If you have hemorrhoids, you're not alone. Far from it, in fact. Almost 1 in 2 adult Canadians have suffered from hemorrhoids at some point in their lives.1 That's nearly every second person at work, on the train – even at the pharmacy.
Hemorrhoids are caused by increased pressure on the blood vessels in your rectum. These blood vessels stretch and swell and you may begin to notice one or several symptoms, such as itchiness and pain. But, once you know what causes hemorrhoids, you’ll be well on your way to help prevent them.
Wondering what may cause this increased pressure? A few things:
- Constipation and straining during bowel movements – Straining when you are constipated is one of the major causes of hemorrhoids. Increase your intake of fresh fruit and fibre - they’ll make your trips to the bathroom much more manageable.
- Diarrhea – prolonged bowel movements that have you sitting on the toilet for longer than usual can cause hemorrhoids.
- Heavy lifting - It can be weights at the gym or heavy boxes at work. Any activities that put pressure on your abdomen can increase your chances of having hemorrhoids, even something like slouching when you’re sitting, or prolonged sitting/standing.
- Obesity – Being obese can also put your abdomen under strain.
- A poor diet - A diet high in refined carbohydrates, low in fiber and lacking whole grains and fresh fruit and vegetables can contribute to inflammation and hemorrhoids. A lack of nutrients that support healthy vascular function can increase your risk for as well as the severity of hemorrhoids.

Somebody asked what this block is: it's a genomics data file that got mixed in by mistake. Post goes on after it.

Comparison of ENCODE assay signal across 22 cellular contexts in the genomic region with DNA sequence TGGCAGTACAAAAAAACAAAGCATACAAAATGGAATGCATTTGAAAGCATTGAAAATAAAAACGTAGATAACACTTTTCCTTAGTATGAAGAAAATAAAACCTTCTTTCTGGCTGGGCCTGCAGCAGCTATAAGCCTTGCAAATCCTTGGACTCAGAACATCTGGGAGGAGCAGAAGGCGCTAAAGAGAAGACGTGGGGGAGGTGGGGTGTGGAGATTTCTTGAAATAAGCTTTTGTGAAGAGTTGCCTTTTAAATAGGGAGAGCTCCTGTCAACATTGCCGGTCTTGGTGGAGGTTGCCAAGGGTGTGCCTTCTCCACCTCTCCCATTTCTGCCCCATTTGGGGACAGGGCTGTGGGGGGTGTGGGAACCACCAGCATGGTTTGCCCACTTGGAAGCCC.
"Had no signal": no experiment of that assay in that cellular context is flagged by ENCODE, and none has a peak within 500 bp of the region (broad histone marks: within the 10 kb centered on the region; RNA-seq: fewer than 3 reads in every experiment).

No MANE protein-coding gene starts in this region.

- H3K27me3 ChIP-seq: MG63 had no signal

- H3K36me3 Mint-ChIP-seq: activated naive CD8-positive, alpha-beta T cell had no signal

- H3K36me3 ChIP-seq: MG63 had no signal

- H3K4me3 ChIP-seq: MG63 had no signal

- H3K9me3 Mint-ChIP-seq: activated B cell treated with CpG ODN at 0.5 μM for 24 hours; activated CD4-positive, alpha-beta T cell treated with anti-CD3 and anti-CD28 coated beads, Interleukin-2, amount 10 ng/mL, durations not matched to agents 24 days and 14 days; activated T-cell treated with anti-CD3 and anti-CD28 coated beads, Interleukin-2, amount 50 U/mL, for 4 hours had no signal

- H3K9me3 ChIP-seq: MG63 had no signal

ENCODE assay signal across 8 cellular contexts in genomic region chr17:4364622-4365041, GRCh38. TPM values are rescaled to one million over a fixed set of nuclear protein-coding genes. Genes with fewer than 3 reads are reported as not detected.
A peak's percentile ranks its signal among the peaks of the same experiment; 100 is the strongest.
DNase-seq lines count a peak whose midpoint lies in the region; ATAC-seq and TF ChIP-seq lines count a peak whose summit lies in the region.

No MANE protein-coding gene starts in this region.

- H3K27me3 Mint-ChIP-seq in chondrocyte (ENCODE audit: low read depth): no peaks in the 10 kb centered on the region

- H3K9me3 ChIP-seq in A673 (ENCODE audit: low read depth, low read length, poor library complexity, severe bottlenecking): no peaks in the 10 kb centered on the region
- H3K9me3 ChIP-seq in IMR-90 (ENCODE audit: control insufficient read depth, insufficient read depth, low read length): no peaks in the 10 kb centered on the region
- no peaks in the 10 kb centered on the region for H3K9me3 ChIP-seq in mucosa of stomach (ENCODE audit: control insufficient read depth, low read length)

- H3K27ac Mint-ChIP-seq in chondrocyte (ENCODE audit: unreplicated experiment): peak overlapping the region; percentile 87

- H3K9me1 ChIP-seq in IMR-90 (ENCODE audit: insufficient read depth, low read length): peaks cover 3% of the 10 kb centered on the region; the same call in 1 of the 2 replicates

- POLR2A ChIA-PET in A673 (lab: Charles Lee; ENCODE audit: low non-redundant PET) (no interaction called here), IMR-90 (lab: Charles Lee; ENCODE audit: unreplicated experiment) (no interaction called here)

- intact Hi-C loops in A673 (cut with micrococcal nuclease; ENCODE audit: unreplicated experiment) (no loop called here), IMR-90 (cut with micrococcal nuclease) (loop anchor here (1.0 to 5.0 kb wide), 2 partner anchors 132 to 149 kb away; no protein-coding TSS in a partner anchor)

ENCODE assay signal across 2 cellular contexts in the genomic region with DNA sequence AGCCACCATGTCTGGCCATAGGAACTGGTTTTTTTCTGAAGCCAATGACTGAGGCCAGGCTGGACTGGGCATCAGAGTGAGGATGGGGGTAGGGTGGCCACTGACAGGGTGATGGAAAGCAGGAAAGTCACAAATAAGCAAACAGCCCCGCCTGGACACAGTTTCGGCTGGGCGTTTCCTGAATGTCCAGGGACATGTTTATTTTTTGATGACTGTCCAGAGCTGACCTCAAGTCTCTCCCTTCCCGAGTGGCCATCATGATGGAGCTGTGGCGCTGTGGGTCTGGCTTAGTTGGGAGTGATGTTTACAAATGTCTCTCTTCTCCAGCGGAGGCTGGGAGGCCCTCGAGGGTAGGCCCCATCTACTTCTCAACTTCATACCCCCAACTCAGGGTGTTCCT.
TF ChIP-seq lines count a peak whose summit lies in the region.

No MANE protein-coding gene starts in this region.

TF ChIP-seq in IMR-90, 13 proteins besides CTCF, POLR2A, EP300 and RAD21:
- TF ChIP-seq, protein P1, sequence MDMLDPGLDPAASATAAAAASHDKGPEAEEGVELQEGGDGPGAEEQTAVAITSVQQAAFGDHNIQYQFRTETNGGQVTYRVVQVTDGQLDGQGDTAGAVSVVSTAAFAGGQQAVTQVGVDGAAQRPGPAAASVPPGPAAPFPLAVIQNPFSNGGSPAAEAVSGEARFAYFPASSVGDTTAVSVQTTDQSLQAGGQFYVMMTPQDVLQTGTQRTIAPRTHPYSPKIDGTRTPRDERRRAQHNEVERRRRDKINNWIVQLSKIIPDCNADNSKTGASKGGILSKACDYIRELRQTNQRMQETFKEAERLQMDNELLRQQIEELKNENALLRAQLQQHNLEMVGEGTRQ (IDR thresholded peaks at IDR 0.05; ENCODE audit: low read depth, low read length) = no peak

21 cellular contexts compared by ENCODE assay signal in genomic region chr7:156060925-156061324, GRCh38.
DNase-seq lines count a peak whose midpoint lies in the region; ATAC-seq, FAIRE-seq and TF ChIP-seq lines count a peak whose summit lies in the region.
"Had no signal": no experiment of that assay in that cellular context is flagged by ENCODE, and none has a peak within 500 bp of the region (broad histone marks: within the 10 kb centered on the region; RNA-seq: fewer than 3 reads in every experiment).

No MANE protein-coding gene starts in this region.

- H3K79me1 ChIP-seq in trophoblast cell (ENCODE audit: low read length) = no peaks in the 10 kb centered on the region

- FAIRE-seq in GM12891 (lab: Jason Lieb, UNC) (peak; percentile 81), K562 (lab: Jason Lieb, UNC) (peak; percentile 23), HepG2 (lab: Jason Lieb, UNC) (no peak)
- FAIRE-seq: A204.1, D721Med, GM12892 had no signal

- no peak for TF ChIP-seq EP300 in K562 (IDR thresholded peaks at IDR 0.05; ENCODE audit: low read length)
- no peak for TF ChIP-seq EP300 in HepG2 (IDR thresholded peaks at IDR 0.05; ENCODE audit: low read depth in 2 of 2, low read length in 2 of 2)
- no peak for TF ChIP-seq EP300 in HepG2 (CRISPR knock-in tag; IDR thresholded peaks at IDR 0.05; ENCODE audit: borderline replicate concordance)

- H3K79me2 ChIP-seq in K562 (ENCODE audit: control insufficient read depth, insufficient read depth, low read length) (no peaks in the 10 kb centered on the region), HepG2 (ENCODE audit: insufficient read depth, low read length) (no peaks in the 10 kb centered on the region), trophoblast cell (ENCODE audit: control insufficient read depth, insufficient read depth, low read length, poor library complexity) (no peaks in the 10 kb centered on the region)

- Pregnancy and childbirth – The weight of your developing baby, constipation, and pushing during labour make hemorrhoids common. Moms can find more information here.
Adding to the above factors, your chances of experiencing hemorrhoids increase with age.2 So, if you are over 45, take extra notice of what you can do to decrease your chances of getting hemorrhoids.
You can help relieve your hemorrhoid symptoms with over-the-counter and prescription medications. Simple lifestyle changes can also help prevent hemorrhoids and make them feel less painful.
1 Hemorrhoid Study Online Omnibus. Ipsos Reid, July 2005, n=1412
2 Carruthers-Czyzewski, P. Hemorrhoids. In Patient Self-Care . Canadian Pharmacists Association 2002;287-293